Let your child know why you think it would be beneficial for them to talk to a therapist. It’s important to keep this conversation centered around your child’s feelings and your desire to help them. Centering their misbehaviors may make them feel like therapy is a punishment.
For example, instead of saying, “You’ve been out of control lately and a therapist can help you figure out why you’re acting this way,” try saying, “I love you, and I’m concerned because you seem distant and angry lately. I hope you can talk to this therapist so you can have a safe place to express how you’ve been feeling.”
Use developmentally appropriate language
The way you explain therapy to your 6-year-old will be very different from the way you explain it to an older adolescent. It’s important that you use language that your child will be able to understand.
You may not know it, but as a parent, you’re probably already an expert in child-friendly language. You communicate with your child every day, and you know what references they will understand and which will go over their head.
For example, to a younger child, you might say something like:
“Do you remember when you fell and hit your head, and we took you to see Dr. Lee so he could patch you up? A therapist is someone like Dr. Lee, but they work with your feelings. When you’re feeling very worried or scared, a therapist can help you deal with those feelings. But instead of doing it with stitches and a stethoscope like Dr. Lee, therapists help you by talking and playing.”
With teens, it may be more about learning what they already know about therapy, and having an open-ended conversation about their concerns. Ask open questions about their feelings, and listen to them non-judgmentally. Try not to fight back against resistance, and simply reflect it. If you hear any inaccurate information, correct it without shaming your child.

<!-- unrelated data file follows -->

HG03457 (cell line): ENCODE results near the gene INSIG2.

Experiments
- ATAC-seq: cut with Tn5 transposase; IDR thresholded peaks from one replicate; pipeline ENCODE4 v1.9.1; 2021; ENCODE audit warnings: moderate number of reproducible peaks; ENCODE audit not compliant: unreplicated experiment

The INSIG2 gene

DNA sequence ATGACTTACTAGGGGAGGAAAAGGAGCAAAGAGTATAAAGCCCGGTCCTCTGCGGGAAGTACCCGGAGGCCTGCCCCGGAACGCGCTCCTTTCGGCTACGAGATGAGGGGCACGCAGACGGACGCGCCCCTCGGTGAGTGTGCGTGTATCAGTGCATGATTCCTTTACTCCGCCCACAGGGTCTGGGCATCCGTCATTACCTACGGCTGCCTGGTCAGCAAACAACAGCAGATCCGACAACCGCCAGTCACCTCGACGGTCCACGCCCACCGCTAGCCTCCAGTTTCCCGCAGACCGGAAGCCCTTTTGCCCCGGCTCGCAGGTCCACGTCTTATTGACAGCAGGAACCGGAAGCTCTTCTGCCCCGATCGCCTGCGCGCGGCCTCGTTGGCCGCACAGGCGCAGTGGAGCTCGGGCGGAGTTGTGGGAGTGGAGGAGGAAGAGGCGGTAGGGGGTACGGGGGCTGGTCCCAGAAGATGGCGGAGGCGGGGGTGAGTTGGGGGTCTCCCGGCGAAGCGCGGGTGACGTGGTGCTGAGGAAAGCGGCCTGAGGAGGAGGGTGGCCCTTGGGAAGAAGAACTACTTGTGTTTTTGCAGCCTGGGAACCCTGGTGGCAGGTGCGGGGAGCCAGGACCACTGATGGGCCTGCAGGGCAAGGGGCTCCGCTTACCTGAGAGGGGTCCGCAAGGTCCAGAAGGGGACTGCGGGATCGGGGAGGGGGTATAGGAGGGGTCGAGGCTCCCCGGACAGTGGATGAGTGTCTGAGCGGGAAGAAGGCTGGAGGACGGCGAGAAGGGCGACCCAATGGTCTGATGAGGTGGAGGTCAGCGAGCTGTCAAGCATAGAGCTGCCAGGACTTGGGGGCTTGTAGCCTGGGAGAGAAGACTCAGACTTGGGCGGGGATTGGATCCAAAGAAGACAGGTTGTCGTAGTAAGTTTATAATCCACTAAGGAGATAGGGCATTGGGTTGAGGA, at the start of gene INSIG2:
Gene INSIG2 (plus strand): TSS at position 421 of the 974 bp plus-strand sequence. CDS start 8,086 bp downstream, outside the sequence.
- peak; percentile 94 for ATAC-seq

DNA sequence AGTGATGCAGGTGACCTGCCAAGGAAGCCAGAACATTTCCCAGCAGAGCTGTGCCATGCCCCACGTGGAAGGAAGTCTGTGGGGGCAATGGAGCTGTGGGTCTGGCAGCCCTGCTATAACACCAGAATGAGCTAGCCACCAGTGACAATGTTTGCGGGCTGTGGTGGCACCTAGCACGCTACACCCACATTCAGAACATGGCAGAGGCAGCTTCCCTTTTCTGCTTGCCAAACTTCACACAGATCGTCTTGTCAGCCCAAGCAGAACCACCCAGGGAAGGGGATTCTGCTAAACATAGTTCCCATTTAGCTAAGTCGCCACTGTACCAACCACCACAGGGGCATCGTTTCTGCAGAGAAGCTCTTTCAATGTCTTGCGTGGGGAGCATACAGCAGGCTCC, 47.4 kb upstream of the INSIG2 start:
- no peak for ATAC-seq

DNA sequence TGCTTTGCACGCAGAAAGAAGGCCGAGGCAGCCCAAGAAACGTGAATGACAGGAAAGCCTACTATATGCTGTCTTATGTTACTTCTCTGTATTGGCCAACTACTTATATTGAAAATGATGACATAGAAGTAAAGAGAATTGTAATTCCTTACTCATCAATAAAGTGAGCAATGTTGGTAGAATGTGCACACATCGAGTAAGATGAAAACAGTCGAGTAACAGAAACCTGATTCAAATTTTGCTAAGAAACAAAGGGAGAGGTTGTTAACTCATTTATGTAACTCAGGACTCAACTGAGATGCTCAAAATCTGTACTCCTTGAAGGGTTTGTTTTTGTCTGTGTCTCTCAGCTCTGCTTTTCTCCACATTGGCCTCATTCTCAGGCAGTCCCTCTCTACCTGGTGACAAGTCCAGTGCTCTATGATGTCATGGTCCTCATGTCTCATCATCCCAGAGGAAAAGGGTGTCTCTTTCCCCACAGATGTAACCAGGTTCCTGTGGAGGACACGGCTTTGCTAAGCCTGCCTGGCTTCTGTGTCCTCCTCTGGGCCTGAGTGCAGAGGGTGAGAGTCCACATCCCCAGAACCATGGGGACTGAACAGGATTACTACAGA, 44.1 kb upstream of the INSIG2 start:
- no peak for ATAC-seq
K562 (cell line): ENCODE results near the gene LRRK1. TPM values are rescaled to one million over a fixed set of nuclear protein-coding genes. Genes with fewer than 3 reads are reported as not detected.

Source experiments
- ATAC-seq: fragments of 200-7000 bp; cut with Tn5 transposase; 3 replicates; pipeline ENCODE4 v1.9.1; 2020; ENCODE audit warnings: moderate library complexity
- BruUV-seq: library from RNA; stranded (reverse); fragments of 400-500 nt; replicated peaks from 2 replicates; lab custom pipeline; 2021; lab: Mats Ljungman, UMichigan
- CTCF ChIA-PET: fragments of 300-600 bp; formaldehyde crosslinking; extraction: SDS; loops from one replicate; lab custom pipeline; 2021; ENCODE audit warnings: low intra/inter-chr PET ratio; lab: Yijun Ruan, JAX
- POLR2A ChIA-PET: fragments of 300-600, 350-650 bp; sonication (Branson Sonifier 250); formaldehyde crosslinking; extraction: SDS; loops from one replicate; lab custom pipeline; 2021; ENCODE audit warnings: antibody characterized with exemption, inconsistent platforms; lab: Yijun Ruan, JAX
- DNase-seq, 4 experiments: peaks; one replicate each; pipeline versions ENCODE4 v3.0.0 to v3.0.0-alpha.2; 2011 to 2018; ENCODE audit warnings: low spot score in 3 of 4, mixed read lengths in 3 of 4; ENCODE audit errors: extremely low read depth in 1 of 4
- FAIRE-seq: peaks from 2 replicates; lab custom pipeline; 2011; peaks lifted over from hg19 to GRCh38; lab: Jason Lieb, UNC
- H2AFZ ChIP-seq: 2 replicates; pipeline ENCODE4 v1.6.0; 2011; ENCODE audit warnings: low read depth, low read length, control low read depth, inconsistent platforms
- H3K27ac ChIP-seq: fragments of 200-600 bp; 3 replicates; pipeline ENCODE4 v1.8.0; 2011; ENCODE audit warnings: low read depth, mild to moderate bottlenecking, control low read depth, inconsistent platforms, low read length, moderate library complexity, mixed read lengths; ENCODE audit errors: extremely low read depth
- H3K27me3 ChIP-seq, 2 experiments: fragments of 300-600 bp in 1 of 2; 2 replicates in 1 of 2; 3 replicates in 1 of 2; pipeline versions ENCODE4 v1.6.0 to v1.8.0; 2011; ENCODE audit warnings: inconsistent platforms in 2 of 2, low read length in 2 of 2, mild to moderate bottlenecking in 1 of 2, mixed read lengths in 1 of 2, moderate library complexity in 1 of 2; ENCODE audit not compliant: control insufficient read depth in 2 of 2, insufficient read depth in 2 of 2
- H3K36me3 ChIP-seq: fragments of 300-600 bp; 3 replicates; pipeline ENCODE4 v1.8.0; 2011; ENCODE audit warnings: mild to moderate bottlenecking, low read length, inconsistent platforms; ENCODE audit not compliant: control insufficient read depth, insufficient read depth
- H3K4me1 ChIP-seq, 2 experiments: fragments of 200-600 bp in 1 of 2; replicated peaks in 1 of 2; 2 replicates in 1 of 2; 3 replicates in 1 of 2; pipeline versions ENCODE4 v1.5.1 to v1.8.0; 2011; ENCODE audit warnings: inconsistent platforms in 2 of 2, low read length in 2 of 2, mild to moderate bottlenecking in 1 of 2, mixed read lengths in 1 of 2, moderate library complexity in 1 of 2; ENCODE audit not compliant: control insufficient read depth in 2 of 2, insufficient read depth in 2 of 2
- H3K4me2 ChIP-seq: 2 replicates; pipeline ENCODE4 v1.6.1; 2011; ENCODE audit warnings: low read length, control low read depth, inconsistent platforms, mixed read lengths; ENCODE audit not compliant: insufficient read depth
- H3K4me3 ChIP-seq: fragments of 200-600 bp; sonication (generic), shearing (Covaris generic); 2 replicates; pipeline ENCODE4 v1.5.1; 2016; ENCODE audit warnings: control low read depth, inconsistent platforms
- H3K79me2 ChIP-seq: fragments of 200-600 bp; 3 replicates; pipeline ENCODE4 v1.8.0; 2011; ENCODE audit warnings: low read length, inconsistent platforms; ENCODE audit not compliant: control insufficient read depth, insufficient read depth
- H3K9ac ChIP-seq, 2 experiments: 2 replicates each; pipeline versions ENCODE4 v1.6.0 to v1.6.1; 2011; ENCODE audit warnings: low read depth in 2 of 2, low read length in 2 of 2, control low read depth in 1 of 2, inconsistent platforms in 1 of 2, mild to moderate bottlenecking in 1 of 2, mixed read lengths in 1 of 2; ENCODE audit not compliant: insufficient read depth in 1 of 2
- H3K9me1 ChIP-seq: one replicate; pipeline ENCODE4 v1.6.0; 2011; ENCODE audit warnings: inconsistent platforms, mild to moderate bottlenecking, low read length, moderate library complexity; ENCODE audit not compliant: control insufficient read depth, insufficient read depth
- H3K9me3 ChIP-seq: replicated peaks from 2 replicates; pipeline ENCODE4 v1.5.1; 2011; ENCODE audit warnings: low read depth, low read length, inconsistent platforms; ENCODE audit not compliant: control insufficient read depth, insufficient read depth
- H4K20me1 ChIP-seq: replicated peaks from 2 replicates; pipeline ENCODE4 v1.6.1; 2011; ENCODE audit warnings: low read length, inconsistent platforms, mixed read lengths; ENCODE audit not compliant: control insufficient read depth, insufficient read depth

For example, you could say something like:
“Honey, I’ve noticed that you’ve been very distant lately, and I can’t help but feel like you’re sad or angry. You’ve told me nothing’s wrong, but I love you too much to see you in so much pain. I’ve made an appointment with a therapist named Stella for next week. I hear you; you don’t think you need therapy. But I need you to give this a shot. Stella isn’t going to tell you what to do or judge you. She’s just going to be someone you can talk to. She’s there to help you, not judge you.”
It’s possible that your child will feel ashamed of the idea of seeing a therapist. Although mental health awareness has come a long way, there’s no doubt that it’s still highly stigmatized. Your child might be worried about what their friends will think if they find out. They may think that seeing a therapist means that they are “crazy” or that something is wrong with them.
Make sure you normalize therapy and assuage these fears. Let them know that many children see a therapist — 10% of kids in the United States alone. Explain to them that seeing a therapist for emotional or mental health challenges isn’t any more embarrassing than seeing a doctor for a broken bone. Never tell your child that they must keep their therapy sessions a secret.
It’s also important for you to self-reflect on any stigmatizing ideas that you may hold. This isn’t your fault; many of us were brought up with different ideas about mental health issues. By self-reflecting and exploring your own thoughts and feelings, you can make it more likely that you can talk to your child openly about therapy without any underlying shame getting in the way.
Handspring Health: Online Therapy for Children and Teens
If you are considering therapy for your child, our team at Handspring Health can help.
At Handspring Health, we are dedicated to providing evidence-based, high-quality, age-appropriate mental healthcare for children and adolescents. Our online therapy sessions are delivered by a clinical team with expertise in treating children’s mental health issues. We can help your child understand what therapy is and how it can help, and support you in navigating these challenging conversations.
To get started, book a free consult call today.